Vanished, Book Excerpt
National Penitentiary, Port-au-Prince, Haiti
January 12, 2010
“Twenty-one! I win!" Thierry raised his skinny arms overhead.
“How do you keep winning? That's every day for the last week! You cheat!”
Frantz shouted, crumpling the cards in his fist.
“I’m just better at Casino. Enjoy sleeping on the floor.”
“No, I’ll take the hammock!”
“We’ll see, tomorrow.”
“I’ll take it now! Move it, boy!”
“Think you’re man enough? Come get it!”
The two inmates squared off.
From fifteen feet away, Janjak raced to close the distance. He tripped over soiled men and spilled waste buckets. The curses of fellow convicts were ignored. His vision morphed into a tunnel that encompassed only the combatants. Watch their hands! Almost there. Hands! Hands! Something flashed. Knife! The Haitian launched himself as Frantz pulled the weapon from his waistband. Shoulder met chest in a violent collision. Frantz cried out as he was tackled onto a stained mattress.
Pinned underneath Janjak, the felled man snarled and tried to stab his assailant. The pair wrestled for control. Janjak placed his knees on the opponent’s arms, immobilizing them. He pried the knife free and threw it out of reach.
“Thierry, get out of here now!” he screamed.
Thierry slipped away, into the mass of humanity.
“Have you had enough?”
Frantz nodded and then relaxed. He begged for release. Janjak held his position to ensure it wasn’t a ruse.
A caustic cackle split the air. Both men tensed. The predator had smelled blood.
“Please let me up! Please! Not in front of him,” Frantz whimpered.
Janjak didn’t budge. The ice water circulating his veins was vaporized in the cauldron of rage and disgust that boiled inside his heart. He snapped his head around to confront the beast. His eyes came to rest on a convict everyone called Raven.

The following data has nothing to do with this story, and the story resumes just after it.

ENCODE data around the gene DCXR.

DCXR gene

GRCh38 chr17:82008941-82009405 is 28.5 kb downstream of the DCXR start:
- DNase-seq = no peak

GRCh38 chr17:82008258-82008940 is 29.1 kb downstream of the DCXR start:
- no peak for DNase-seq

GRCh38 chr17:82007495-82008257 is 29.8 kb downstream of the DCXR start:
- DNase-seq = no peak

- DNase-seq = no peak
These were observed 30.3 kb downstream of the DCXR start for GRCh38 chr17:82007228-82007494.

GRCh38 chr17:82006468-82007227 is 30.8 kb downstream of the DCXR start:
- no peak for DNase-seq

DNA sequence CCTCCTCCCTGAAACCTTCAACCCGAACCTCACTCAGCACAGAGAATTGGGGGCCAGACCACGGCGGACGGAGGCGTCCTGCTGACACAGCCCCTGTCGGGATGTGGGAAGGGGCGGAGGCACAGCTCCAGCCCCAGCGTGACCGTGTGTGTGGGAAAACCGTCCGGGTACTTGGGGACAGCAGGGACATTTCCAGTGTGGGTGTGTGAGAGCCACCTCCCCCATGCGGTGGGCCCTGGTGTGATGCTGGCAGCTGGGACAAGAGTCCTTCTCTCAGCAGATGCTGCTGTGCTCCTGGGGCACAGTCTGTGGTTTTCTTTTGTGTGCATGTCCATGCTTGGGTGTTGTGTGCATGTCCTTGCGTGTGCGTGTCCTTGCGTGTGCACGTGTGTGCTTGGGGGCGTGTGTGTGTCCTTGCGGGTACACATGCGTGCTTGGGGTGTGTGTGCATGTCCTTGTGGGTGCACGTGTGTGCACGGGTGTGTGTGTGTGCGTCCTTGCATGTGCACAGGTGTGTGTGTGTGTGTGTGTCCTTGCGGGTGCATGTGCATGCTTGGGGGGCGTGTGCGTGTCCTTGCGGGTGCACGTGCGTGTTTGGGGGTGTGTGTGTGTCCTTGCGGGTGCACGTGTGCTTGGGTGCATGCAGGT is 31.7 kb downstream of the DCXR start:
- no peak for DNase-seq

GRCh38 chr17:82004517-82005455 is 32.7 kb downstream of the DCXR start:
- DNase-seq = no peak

The title was accurate. The black marble that occupied the left eye socket had more life than the real one. Raven’s cavernous mouth split apart to unleash another hellish peal. Teeth resembling crooked and decayed tombstones rimmed the outer fringes. Widely feared, some whispered he was really Kalfu, the voodoo spirit of darkness.
An atheist, Janjak scoffed at the supernatural designation. Raven may have been a sadistic carnivore, but he was just a man. One who treated his prey with feline cruelty.
Frantz began to sob. Now ashamed, Janjak let him up. Frantz scurried away.
A gravelly voice chased him, “I don’t want to hurt you. I just want to play! Heee! Haa! Haaa! Haaaaa!”
Nauseous, Janjak turned away. The laughter became thunderous. The building shook. The scene exploded into chaos. For an instant, he almost believed Kalfu existed. What’s going on? A quick glance around revealed three hundred men in the tennis court sized room running amok. They crashed into one another and tripped over debris. The fallen were trampled.
Janjak froze. A section of roof collapsed with the reverberating sound of discordant kettle drums, crushing Raven. Red blood flowed from the corpse. Raven was human.
Slowly, as if regaining consciousness, Janjak returned to his senses. He had a shot at freedom and an equal chance that this vile prison could be his tomb!
There were no cells in this former chapel, however, the windows were barred and the steel door was locked. Their structures may have been weakened sufficiently to allow a few strong men to force them open. He fought through the panicked mob. It took every fiber not to join them.
Another section of roof caved a few feet away. Something struck his head. The pain blinded him; followed by a warm oozing that painted his returning vision red. Blood and dust formed an acidic paste that burned his eyes. His lungs were sand blasted with every breath. An arm appeared from under a mass of ceiling. It thrashed about, as if to escape its master’s fate. I’m sorry. I can’t help you.
Janjak shoved past the last swaying hammock. Ten steps from the door. He was blindsided by another man. The impact sent him into a sprawl, injuring his leg. Try as he might, it was impossible to push beyond a glorified hobble.
He reached the door. The walls moved like paper in the wind. He grasped the handle and pushed. It refused to budge. No use, help was needed. The wall beside him cracked ominously. Time’s almost up.